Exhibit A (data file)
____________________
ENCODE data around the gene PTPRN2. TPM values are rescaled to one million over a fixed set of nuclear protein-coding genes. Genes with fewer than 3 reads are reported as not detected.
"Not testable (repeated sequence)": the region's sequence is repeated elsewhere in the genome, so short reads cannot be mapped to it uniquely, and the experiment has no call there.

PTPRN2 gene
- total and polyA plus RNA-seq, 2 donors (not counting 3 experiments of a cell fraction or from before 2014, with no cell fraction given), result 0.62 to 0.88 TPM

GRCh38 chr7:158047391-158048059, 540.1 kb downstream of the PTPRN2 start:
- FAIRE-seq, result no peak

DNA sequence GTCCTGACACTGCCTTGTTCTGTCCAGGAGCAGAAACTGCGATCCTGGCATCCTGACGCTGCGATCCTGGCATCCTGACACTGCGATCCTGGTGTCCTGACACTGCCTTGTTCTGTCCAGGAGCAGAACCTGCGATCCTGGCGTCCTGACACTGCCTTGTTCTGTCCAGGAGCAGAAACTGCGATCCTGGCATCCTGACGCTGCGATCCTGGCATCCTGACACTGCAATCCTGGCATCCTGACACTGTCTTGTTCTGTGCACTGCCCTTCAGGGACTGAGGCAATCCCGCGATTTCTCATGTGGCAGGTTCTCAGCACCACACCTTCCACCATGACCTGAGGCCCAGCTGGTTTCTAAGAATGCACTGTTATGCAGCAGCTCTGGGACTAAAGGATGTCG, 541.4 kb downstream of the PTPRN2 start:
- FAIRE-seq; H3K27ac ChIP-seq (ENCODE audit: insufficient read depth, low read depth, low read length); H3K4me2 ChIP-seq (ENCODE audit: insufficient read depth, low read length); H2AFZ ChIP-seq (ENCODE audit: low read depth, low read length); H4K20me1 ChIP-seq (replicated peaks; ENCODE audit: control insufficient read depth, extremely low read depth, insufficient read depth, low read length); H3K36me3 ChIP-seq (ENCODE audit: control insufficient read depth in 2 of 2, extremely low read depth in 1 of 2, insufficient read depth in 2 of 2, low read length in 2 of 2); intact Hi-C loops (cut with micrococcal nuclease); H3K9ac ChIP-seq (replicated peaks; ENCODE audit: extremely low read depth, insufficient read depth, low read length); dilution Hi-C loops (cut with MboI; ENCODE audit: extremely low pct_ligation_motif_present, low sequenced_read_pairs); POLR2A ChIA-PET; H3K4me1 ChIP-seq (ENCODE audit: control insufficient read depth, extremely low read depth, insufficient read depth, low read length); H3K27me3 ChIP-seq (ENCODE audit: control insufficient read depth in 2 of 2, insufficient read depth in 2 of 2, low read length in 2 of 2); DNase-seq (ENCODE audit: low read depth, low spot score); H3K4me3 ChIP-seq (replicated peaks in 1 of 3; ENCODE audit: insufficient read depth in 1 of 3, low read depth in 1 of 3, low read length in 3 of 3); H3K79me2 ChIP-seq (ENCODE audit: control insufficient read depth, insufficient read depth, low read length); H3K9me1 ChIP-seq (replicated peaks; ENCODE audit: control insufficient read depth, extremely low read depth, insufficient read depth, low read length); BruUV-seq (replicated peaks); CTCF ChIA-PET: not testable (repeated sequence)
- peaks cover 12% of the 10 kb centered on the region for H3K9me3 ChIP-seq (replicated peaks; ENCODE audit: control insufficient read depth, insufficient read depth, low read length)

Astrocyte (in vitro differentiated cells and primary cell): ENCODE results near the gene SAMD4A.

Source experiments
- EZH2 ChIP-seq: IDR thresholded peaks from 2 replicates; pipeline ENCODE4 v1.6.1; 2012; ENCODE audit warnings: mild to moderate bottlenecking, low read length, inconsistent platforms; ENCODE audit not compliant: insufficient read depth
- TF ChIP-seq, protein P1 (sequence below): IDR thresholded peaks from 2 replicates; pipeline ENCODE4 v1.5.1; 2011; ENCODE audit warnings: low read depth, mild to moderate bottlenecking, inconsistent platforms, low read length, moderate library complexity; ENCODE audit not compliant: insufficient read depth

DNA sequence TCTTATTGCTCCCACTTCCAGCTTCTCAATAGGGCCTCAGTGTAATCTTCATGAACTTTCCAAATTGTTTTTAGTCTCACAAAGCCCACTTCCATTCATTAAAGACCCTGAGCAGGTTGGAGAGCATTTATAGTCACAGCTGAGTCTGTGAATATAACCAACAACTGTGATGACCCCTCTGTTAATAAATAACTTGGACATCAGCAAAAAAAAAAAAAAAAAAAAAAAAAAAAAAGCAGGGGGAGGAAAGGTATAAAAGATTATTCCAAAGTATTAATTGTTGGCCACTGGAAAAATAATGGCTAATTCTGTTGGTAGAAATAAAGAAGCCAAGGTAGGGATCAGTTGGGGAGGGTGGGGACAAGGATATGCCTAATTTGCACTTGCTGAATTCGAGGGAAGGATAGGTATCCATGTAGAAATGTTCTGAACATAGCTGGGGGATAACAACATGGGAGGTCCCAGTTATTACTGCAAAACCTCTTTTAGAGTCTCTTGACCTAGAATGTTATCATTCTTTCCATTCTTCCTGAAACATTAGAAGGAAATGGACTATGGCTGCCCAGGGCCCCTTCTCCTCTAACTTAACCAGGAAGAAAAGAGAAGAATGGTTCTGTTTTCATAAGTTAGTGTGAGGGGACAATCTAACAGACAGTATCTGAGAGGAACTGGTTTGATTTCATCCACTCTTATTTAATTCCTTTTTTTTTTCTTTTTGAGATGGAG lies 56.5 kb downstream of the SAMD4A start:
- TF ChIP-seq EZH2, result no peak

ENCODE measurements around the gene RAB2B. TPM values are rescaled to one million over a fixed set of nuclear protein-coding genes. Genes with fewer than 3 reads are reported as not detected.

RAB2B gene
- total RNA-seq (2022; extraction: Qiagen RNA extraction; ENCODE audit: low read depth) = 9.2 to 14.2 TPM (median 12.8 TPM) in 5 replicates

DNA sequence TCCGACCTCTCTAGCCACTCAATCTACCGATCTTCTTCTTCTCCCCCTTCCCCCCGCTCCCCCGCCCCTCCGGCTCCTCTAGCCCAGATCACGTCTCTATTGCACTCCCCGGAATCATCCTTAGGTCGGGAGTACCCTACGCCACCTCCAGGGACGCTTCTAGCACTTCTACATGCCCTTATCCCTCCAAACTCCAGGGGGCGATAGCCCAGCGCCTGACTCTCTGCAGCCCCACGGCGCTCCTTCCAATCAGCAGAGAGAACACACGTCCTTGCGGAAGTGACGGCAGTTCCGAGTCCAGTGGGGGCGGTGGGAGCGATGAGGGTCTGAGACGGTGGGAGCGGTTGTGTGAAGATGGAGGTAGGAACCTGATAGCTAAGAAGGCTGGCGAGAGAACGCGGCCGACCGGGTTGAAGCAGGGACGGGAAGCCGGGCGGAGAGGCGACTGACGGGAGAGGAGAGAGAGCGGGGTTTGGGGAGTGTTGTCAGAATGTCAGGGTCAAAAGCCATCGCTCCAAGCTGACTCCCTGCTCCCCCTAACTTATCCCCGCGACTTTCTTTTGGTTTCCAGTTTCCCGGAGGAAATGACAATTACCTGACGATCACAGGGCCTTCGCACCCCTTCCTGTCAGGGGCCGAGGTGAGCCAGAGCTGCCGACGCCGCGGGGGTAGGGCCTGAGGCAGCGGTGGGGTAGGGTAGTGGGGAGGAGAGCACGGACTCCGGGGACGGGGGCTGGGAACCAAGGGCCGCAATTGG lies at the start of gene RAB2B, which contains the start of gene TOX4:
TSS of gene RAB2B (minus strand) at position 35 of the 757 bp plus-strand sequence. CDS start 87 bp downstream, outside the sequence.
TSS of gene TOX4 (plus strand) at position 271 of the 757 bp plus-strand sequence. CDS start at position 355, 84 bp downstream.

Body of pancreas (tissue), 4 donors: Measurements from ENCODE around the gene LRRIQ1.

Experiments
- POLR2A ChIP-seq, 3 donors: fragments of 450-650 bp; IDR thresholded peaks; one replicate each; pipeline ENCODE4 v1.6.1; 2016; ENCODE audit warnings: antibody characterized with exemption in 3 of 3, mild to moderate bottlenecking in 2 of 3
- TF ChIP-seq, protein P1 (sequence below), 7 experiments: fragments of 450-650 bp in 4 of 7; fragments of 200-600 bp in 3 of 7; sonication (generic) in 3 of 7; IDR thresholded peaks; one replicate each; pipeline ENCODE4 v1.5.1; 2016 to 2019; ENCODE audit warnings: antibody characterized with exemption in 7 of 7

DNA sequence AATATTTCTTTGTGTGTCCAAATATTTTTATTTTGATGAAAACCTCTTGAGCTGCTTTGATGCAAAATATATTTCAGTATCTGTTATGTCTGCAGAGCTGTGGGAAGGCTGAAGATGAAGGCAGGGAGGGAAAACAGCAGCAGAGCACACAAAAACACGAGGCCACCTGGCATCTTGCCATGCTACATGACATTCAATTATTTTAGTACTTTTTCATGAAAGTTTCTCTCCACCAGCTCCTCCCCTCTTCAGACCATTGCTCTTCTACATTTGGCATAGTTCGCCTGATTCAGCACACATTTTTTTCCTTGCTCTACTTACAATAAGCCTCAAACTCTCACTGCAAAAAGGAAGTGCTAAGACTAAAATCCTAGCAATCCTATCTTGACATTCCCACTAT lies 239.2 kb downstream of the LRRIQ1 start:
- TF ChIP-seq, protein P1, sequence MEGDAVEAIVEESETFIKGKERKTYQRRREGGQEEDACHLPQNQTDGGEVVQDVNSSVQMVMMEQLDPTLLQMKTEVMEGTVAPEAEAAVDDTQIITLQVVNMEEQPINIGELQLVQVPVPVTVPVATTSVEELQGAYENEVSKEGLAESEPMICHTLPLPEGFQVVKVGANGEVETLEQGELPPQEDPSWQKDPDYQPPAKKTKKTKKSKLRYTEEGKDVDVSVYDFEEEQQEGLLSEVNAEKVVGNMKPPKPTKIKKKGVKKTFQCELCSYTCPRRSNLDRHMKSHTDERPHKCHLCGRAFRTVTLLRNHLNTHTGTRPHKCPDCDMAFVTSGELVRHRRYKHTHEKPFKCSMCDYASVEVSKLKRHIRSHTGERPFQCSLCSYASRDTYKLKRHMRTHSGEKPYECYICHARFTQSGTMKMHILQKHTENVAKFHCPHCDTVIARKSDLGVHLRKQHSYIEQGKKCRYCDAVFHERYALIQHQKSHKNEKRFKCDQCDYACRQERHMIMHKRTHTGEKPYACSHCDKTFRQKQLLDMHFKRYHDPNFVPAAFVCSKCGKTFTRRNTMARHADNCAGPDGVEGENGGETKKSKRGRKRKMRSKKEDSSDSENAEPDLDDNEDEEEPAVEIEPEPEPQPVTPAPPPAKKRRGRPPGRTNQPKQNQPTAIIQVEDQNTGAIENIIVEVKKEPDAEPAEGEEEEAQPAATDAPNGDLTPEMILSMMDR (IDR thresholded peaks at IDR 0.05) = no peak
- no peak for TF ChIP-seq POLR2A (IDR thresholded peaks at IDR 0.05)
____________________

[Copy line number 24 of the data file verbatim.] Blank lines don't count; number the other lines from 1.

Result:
- POLR2A ChIP-seq, 3 donors: fragments of 450-650 bp; IDR thresholded peaks; one replicate each; pipeline ENCODE4 v1.6.1; 2016; ENCODE audit warnings: antibody characterized with exemption in 3 of 3, mild to moderate bottlenecking in 2 of 3